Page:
The PSAT/NMSQT (Preliminary Scholastic Aptitude Test/National Merit Scholarship Qualifying Test) is considered one of the most prestigious standardized tests in the US. It is an important test in the SAT Suite of Assessments that prepares high school students for SAT and may yield them college scholarships. If you think that any student can pass the PSAT by revisiting their textbooks, then you’re missing a key part of the story. Earning a National Merit Scholarship is no easy feat. According to 2021 records from the College Board, more than 2 million students took the PSAT/NMSQT or PSAT 10 in the 2020-2021 school year, but only 7,500 students qualified for a National Merit Scholarship, or corporate- or college-sponsored merit award. Since a large proportion of the PSAT score is based on math proficiency, we dedicate these free study tips to the math section of the PSAT/NMSQT.
What Exactly Is the PSAT/NMSQT?
The PSAT/NMSQT (Preliminary Scholastic Aptitude Test/National Merit Scholarship Qualifying Test) is a standardized test administered by the College Board and co-sponsored by the National Merit Scholarship Corporation (NMSC) in the United States. The PSAT/NMSQT measures high school students’ scholastic aptitude in reading, writing, language, and math. The other tests included in the SAT Suite of Assessments are the PSAT 8/9, the PSAT 10, and the SAT.
Why Is the PSAT/NMSQT Important?
Apart from providing an opportunity to enter the National Merit Scholarship Program, the PSAT/NMSQT prepares students for SAT and grants them an opportunity to enter the pool of an additional $300 million in college scholarships. In addition, its score identifies the best Advanced Placement Program (AP) courses for your child.
What Skills Are Evaluated through the PSAT/NMSQT Score?
The PSAT/NMSQT comprises three major sections: Evidence-Based Reading, Evidence-Based Writing and Language Test, and Math.
|Number of Questions
|Evidence-Based Writing and Language Test
(25-minute no-calculator sub-section; 45-minute with-calculator sub-section)
|2 hours and 45 minutes
What Is the Structure of the Math Section of the PSAT/NMSQT?
The PSAT/NMSQT assesses the participants for their proficiency in reading, writing, language, and math within 2 hours and 45 minutes. The Math Test consists of a no-calculator portion and a calculator portion. Most of the test is based on multiple-choice questions, but some grid-in questions ask students to write their answers.
Breakdown of the PSAT Math Test
What Are the Topics for the PSAT Math Test?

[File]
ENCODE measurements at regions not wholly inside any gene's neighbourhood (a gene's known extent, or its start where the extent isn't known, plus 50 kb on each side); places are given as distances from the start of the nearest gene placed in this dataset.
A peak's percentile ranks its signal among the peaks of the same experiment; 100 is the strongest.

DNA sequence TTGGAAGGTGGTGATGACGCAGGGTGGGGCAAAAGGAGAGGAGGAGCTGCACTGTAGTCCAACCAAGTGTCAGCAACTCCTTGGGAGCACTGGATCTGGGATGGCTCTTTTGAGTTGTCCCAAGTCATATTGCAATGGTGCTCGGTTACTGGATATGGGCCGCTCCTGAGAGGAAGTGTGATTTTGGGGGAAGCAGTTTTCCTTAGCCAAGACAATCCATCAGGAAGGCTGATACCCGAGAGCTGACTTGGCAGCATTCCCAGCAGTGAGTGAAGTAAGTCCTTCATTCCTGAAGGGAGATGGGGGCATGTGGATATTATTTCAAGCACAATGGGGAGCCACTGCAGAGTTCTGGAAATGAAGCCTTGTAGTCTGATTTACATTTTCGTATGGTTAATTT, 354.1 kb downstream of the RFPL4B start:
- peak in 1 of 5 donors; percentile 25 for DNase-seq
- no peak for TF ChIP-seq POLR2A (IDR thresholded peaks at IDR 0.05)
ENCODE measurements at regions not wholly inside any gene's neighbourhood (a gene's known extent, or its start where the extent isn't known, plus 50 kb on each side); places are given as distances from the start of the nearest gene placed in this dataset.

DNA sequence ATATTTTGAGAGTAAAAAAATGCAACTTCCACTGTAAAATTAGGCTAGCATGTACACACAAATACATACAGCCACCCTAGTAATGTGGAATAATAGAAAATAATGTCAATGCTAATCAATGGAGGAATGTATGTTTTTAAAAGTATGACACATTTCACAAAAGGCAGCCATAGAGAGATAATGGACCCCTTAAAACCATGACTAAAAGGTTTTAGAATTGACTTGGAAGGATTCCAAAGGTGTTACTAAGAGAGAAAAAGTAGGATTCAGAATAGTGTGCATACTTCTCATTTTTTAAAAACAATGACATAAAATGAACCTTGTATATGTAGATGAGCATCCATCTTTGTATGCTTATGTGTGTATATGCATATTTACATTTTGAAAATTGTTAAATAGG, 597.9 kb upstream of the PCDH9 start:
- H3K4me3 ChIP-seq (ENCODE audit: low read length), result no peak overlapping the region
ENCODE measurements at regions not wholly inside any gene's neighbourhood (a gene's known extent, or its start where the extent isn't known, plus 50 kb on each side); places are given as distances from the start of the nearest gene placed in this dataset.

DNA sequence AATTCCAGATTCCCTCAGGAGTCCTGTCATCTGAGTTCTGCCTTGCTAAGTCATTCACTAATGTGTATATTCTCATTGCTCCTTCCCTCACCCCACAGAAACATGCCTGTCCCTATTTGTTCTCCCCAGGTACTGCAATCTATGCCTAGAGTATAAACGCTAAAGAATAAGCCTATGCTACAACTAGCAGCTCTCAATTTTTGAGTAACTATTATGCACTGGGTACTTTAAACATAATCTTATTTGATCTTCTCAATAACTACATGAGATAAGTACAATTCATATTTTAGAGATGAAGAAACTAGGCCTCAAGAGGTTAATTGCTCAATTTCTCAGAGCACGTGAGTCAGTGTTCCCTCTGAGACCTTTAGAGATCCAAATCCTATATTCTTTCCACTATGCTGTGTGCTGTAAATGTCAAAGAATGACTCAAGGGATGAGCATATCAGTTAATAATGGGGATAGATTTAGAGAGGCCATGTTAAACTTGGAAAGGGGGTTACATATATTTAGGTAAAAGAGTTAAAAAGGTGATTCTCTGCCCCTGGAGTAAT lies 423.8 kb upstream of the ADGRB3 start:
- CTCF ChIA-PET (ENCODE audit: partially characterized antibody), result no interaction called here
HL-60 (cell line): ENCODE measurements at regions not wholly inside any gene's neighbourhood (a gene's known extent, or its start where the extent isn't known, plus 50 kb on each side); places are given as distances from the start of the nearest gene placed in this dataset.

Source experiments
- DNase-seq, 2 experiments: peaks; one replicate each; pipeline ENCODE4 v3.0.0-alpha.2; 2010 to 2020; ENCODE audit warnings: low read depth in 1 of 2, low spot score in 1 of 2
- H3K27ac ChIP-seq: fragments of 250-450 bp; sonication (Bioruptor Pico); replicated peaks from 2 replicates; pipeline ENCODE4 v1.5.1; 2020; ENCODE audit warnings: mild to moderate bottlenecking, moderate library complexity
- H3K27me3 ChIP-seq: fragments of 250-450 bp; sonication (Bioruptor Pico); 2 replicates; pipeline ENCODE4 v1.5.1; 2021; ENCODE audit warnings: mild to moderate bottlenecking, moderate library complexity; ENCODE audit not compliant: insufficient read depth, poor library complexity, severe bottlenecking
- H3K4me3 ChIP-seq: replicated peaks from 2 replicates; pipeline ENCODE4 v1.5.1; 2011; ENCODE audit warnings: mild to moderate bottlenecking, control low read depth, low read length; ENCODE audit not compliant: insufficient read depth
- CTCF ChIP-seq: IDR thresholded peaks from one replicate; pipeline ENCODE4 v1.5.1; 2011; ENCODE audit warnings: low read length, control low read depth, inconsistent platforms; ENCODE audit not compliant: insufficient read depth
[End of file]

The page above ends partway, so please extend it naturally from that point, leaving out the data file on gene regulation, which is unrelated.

The syllabus for the PSAT Math Test is as follows:
|Number of Questions
|Heart of Algebra (Mastery of linear equations and systems)
|Problem Solving and Data Analysis (Analyzing problems and drawing information from data)
|Passport to Advanced Math (Mastery of manipulation of complex equations)
|Additional Topics in Math (Geometry and Trigonometry)
What Math Problems Should I Practice for PSAT/NMSQT?
The PSAT test contains math problems based on, but not limited to, the following topics:
- Ratio and Proportion
- Units of Measurement
- Linear equation
- Non-linear Equation
- Systems of equations
- Equality and Inequality
- Geometrical Studies (Lines, Angles, Triangles, Circles, Perimeter, Area, Volume, Circumference, Radius, Diameter)
- Statistical Data (Mean, Median, Mode)
- Basic Probability
- Number Systems
- Exponents and Roots
- Basic Functions
- Simplifying Operations
What Is a Great PSAT/NMSQT Score?
The PSAT/NMSQT scores range from 320 to 1520 and are on the same score scale as the SAT. A PSAT score between 1210 and 1520 puts you in the top 10% of the contestants. To qualify for the National Merit Scholarship, most students need a score within the top 1% of their state.
How Can I Prepare for the PSAT/NMSQT?
If you made it through this blog, we assume you’re planning to take the next PSAT! You can prepare for the PSAT/NMSQT by following these tips:
- Attempt practice PSAT test. While doing the practice test, read the questions carefully. Better if you read the questions twice.
- Start with the questions you find easy. Then attempt the difficult questions.
- Put a stopwatch on your study table and track your time. Do not spend too much time solving a problem, as you will get a limited time slot (in most cases, 80 seconds) to solve a math question in the PSAT exam.
- While practicing, try to solve one question in as many different ways as possible. This will increase your confidence.
- While solving questions with variables, substitute your values to verify the answer.
- Use your common sense to give your answers. Sharpen up your reasoning skills.
- Answer all the questions even if you fear making mistakes. Making mistakes is part of learning, and you can make mistakes during your math practice.
- If you cannot solve a question using a method you’ve learned, try giving an estimate for the answer.
- Eliminate the answers you think must be wrong from the answer sheet. Then make your best guess for the correct answer.
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What the PSAT Is and What to Know About the Exam – www.usnews.com
PSAT/NMSQT – https://parents.collegeboard.org/
What’s on the PSAT/NMSQT? Types of Math Tested – https://satsuite.collegeboard.org/
What’s on the PSAT/NMSQT? Calculator Use – https://satsuite.collegeboard.org/psat-nmsqt/
What’s on the PSAT/NMSQT? Grid-Ins – https://satsuite.collegeboard.org/psat-nmsqt/
What Is a Good PSAT/NMSQT Score? – https://satsuite.collegeboard.org/